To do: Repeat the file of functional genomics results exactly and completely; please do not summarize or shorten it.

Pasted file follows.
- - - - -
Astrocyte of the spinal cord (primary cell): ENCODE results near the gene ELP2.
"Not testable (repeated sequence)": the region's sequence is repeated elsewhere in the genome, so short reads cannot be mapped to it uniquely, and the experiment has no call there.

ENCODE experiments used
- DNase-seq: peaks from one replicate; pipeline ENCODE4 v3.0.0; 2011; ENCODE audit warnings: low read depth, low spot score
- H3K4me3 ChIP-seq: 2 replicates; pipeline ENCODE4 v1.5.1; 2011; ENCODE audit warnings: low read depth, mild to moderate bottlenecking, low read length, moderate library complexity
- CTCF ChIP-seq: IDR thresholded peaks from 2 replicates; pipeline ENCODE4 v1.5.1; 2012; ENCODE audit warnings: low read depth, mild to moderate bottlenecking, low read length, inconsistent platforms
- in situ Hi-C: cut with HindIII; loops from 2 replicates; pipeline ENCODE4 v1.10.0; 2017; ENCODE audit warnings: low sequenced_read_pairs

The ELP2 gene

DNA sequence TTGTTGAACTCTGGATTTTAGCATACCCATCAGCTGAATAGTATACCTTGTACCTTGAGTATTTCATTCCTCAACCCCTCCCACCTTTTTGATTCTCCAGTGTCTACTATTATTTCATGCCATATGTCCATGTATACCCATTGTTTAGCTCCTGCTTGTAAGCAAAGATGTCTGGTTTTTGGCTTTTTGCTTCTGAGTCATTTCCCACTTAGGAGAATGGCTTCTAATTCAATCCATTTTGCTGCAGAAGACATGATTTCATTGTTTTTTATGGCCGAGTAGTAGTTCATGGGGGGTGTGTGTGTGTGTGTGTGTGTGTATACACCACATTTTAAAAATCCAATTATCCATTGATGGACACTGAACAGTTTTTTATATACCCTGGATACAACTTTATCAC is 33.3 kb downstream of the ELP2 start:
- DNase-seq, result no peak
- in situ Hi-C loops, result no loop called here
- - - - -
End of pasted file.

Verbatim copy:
Astrocyte of the spinal cord (primary cell): ENCODE results near the gene ELP2.
"Not testable (repeated sequence)": the region's sequence is repeated elsewhere in the genome, so short reads cannot be mapped to it uniquely, and the experiment has no call there.

ENCODE experiments used
- DNase-seq: peaks from one replicate; pipeline ENCODE4 v3.0.0; 2011; ENCODE audit warnings: low read depth, low spot score
- H3K4me3 ChIP-seq: 2 replicates; pipeline ENCODE4 v1.5.1; 2011; ENCODE audit warnings: low read depth, mild to moderate bottlenecking, low read length, moderate library complexity
- CTCF ChIP-seq: IDR thresholded peaks from 2 replicates; pipeline ENCODE4 v1.5.1; 2012; ENCODE audit warnings: low read depth, mild to moderate bottlenecking, low read length, inconsistent platforms
- in situ Hi-C: cut with HindIII; loops from 2 replicates; pipeline ENCODE4 v1.10.0; 2017; ENCODE audit warnings: low sequenced_read_pairs

The ELP2 gene

DNA sequence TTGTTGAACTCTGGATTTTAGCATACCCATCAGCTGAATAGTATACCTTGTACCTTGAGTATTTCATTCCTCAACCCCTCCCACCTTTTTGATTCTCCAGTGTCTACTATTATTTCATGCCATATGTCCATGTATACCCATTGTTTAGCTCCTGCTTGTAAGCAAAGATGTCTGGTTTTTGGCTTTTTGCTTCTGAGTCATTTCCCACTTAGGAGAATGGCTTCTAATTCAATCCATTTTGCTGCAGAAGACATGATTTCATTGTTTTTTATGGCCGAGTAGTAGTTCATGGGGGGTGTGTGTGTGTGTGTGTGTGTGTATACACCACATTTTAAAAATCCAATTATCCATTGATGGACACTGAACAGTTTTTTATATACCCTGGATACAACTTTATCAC is 33.3 kb downstream of the ELP2 start:
- DNase-seq, result no peak
- in situ Hi-C loops, result no loop called here